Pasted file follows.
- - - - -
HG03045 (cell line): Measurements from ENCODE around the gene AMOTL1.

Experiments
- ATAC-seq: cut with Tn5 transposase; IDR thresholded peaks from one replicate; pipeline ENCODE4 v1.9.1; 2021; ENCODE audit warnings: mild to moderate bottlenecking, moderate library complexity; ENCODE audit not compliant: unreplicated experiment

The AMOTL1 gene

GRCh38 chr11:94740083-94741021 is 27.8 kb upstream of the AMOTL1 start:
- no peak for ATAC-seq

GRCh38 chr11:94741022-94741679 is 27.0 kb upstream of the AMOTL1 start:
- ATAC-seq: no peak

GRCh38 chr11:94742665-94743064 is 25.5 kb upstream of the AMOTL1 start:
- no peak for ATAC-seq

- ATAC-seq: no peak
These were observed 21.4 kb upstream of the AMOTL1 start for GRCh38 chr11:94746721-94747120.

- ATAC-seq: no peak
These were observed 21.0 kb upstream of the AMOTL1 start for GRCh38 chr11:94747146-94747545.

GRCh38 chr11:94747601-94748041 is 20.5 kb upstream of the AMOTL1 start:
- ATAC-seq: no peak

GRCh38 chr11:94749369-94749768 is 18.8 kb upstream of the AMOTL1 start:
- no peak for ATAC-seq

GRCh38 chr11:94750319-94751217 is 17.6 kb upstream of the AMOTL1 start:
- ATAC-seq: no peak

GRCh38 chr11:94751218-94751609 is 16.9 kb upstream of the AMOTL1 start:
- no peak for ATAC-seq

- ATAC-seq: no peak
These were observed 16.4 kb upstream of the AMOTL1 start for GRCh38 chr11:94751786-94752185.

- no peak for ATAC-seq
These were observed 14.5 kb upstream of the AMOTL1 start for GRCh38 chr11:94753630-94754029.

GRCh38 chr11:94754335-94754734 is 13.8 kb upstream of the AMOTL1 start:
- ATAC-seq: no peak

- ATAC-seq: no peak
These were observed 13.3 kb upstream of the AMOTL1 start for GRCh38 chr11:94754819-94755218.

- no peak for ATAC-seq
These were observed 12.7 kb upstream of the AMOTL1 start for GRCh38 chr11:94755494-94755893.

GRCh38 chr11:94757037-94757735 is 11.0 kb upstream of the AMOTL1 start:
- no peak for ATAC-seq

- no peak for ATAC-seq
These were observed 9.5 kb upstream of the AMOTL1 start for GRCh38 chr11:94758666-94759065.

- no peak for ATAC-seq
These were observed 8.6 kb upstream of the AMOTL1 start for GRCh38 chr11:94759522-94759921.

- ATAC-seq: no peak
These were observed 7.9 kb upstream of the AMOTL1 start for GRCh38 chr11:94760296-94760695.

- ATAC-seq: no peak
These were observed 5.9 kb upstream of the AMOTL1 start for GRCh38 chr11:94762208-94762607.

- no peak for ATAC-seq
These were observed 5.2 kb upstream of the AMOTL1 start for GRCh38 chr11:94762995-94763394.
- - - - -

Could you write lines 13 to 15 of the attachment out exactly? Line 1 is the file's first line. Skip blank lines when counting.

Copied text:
- ATAC-seq: no peak
These were observed 21.0 kb upstream of the AMOTL1 start for GRCh38 chr11:94747146-94747545.

GRCh38 chr11:94747601-94748041 is 20.5 kb upstream of the AMOTL1 start: